Robert L. Vann (1879-1940),
Editor, publisher, lawyer
Vann was born August 27, 1879, in Ahoskie, Hertford County, North Carolina, and attended Western University of Pennsylvania from 1903 to 1906. He graduated from Law School in June 1909. In 1910, he decided to supplement his income by serving as legal counsel for The Pittsburgh Courier. Shortly after he became the paper's editor and publisher.
Under his leadership, The Courier developed into one of the leading black newspapers of his era. By the 1930s it was one of the highest circulated black newspapers in the United States. As many as 14 different editions were circulated throughout the country.
Vann was involved in politics throughout his association with The Courier. In 1918 he was appointed the fourth assistant city solicitor in Pittsburgh, the highest position held by an African American in the city government. Initially a Republican, he grew disillusioned with the party and converted to the Democratic Party. On September 11, 1932, Vann delivered a famous speech at the St. James Literary Forum in Cleveland, Ohio entitled "The Patriot and the Partisan" and urged African Americans throughout the nation to turn away from the Republican party which had failed them, and support the Democratic party of Franklin D. Roosevelt in the 1932 election. Vann supported Franklin D. Roosevelt in the 1932 election, and was subsequently named special assistant to the U.S. attorney general. In 1935 he helped campaign for the enactment of an equal rights law in the State of Pennsylvania.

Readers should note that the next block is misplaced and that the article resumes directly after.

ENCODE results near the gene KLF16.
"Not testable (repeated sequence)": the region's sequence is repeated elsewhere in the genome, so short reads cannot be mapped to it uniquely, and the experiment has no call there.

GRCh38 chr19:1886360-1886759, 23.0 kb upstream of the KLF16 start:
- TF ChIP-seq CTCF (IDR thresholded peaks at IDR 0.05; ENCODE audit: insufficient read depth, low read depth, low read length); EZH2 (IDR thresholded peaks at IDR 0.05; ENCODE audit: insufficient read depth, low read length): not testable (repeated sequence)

Vann served as editor and publisher of The Pittsburgh Courier until his death on October 24, 1940.
Buni, Andrew. Robert L. Vann of The Pittsburgh Courier. Politics and Black Journalism . Pittsburgh: University of Pittsburgh Press, 1974.